Daisy - at Maple Hill 101, currently homesteads with her family in the suburbs of Central Florida.  Her vision is to move to a more rural property in North Carolina later this year and continue fostering a self-sufficient lifestyle which includes chickens, a large garden, and a permanent clothesline.

Jackie- at Born Imaginative, grew up as an avid 4-Her, on a 50 acre hobby farm, with parents who pursued a homesteading life. Now, with a husband and two small children of her own, she is bringing an 1880s farmhouse/30 acre farm back to life in Southern Coastal Maine.

9 comments:

The Little Acre that Could said...

I can think of a 4th reason for raising animals and that is that when animals are properly managed, land improves with having them around. Joel Salatin has 'grown' so much rich topsoil from his healthy farming practices that he has had to raise his fence posts!

I love this topic. Your photo of the goat is priceless. :-)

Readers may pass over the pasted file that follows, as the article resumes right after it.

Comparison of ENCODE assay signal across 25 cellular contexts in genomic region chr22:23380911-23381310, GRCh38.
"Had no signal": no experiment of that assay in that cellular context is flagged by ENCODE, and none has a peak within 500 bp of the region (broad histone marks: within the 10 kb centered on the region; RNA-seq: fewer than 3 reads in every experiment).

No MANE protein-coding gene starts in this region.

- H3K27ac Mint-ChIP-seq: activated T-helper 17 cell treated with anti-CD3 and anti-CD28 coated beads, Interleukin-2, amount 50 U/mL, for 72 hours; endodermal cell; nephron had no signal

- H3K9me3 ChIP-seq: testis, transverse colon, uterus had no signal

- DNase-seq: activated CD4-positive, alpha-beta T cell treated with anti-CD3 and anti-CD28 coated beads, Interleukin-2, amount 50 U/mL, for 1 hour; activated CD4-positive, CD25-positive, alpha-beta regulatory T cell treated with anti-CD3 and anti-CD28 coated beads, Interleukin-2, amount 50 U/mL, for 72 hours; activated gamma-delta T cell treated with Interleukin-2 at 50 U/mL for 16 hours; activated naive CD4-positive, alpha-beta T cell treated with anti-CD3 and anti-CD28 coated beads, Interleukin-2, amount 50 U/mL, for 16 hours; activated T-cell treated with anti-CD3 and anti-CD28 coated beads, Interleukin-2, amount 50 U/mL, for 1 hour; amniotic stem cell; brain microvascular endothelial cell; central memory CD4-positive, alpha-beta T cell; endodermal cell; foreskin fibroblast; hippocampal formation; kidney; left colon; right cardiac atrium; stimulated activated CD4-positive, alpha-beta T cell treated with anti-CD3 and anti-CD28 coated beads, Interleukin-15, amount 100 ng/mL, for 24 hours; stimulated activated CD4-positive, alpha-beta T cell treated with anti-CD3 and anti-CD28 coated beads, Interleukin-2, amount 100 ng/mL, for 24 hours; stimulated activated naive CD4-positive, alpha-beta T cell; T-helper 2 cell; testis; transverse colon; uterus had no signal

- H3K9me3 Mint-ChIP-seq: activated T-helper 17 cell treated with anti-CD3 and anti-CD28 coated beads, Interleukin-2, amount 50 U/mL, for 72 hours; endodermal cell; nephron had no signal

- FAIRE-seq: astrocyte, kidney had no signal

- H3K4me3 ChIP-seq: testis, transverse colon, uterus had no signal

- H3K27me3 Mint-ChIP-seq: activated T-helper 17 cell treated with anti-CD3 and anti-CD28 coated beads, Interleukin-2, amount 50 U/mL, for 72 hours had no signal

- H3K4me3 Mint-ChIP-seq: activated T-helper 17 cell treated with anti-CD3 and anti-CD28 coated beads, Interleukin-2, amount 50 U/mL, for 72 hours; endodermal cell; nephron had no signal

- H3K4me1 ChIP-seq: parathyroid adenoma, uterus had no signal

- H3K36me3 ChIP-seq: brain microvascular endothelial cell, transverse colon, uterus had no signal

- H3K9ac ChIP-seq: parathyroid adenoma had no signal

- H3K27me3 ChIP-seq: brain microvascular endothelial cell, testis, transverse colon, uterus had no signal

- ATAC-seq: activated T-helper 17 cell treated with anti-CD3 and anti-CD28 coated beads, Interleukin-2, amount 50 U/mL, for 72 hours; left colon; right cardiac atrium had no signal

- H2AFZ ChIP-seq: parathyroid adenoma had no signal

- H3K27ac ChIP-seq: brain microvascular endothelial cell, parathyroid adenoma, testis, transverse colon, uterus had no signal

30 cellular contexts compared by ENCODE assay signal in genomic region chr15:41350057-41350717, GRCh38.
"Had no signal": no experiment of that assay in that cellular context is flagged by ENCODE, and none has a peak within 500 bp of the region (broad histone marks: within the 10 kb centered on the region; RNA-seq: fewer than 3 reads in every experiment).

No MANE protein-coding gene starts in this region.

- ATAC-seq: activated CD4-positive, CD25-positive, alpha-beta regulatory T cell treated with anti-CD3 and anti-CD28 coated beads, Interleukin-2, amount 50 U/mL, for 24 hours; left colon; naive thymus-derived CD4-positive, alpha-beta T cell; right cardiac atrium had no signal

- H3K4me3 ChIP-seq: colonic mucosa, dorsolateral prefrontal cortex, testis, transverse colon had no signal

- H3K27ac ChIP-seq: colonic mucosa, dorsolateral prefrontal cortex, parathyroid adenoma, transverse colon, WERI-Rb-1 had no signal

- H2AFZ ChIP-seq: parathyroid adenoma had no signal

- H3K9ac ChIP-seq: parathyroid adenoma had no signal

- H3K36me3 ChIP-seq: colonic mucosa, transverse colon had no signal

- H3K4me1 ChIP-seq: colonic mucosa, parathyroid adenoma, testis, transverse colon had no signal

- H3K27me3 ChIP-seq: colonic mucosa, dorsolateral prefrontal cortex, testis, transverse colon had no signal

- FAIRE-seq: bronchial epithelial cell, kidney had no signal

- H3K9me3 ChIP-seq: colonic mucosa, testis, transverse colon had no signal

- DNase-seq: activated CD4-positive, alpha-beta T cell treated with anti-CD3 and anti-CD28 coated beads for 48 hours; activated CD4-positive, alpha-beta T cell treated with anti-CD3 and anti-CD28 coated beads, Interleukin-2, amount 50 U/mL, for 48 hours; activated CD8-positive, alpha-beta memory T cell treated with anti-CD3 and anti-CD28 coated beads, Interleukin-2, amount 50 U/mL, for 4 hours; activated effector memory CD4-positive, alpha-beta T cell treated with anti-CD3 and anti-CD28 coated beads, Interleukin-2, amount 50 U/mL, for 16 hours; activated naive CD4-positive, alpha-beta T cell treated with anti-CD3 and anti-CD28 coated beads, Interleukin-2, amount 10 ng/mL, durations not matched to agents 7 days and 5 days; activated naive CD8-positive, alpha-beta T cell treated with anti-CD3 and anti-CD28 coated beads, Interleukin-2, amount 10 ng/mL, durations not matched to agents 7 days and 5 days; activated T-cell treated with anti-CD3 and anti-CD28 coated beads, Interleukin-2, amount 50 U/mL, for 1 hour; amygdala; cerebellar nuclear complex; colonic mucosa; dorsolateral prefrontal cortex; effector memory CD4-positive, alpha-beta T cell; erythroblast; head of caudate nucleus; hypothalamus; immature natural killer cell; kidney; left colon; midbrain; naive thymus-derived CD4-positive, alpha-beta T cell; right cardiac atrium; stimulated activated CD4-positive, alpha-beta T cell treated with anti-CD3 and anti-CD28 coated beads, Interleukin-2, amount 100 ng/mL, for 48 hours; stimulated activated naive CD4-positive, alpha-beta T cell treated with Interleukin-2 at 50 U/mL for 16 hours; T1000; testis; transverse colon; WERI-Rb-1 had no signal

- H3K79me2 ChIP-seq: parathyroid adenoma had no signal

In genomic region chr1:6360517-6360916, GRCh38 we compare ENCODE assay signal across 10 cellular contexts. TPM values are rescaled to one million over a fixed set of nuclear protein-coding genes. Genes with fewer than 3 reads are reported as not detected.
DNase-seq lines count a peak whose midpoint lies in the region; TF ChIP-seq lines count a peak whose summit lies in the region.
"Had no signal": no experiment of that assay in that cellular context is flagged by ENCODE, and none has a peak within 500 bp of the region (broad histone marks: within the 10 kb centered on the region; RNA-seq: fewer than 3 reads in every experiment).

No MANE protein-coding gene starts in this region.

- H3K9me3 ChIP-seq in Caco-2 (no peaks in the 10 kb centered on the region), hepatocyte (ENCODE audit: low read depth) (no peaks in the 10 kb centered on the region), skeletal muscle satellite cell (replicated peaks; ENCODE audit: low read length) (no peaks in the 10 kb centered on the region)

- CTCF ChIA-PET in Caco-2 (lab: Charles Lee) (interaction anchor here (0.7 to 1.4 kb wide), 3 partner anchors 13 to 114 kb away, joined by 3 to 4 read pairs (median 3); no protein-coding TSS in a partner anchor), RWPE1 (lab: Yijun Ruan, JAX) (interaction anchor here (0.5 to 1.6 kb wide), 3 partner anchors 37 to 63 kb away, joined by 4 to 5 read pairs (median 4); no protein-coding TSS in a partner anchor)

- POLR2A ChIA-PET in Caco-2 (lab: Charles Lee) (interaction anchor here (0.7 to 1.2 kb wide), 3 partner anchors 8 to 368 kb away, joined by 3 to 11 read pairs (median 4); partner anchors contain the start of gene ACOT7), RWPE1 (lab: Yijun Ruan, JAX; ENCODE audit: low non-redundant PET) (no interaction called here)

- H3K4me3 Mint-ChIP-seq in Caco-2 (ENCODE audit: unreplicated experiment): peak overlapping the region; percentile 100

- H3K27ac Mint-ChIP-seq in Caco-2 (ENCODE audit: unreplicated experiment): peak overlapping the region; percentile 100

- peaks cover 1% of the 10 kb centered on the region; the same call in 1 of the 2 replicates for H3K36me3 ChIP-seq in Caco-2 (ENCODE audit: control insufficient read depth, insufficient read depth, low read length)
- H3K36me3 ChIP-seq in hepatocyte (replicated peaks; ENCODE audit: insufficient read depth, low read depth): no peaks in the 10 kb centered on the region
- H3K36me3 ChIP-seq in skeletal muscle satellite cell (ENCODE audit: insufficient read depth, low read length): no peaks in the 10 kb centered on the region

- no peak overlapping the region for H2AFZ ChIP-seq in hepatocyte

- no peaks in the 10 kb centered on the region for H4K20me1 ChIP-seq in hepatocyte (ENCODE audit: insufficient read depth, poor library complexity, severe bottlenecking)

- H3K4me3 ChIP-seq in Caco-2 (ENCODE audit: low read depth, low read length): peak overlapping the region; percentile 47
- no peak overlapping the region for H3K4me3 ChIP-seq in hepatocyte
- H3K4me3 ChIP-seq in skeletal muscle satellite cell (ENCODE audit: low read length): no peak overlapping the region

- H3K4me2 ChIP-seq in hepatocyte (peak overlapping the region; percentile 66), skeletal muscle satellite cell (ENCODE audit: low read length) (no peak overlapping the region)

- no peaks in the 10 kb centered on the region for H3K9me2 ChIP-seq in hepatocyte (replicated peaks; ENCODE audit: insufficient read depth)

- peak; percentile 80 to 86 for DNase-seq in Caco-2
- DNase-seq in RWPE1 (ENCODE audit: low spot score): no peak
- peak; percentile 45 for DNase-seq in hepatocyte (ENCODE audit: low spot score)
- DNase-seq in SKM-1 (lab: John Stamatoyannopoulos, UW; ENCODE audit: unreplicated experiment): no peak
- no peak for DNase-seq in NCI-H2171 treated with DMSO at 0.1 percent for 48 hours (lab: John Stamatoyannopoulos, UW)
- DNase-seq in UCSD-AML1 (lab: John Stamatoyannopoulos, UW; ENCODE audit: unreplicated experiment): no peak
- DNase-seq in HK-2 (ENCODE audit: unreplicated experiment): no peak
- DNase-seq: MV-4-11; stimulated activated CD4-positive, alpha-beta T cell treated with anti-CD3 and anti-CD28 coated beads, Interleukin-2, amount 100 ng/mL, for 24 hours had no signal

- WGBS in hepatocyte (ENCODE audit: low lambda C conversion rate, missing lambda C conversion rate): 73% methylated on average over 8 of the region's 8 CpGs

Gregory Hogan said...

You are living my dream. I am encouraged to continue working towards this. Thanks. Greg Hogan. Jericho VT

Our Neck of the Woods said...

You know I love my animals! I just keep them for the joy of keeping them and anything they produce for me is just an added benefit. Even though I don't eat meat, I agree with you that everyone who does should consider raising their own (if they can) just to know they lived good lives. Also to make sure they are fed properly because you are what you eat eats!

Suzie Simplelife said...

It's such a shame your not allowed to raise the goats...that photo of the goat is so gorgeous...we don't have the space for anything other than chickens and two dogs..along with veggies....would love to have room for goats and alpacas. ..Love your blog and all your tips ..thanks

Reifyn said...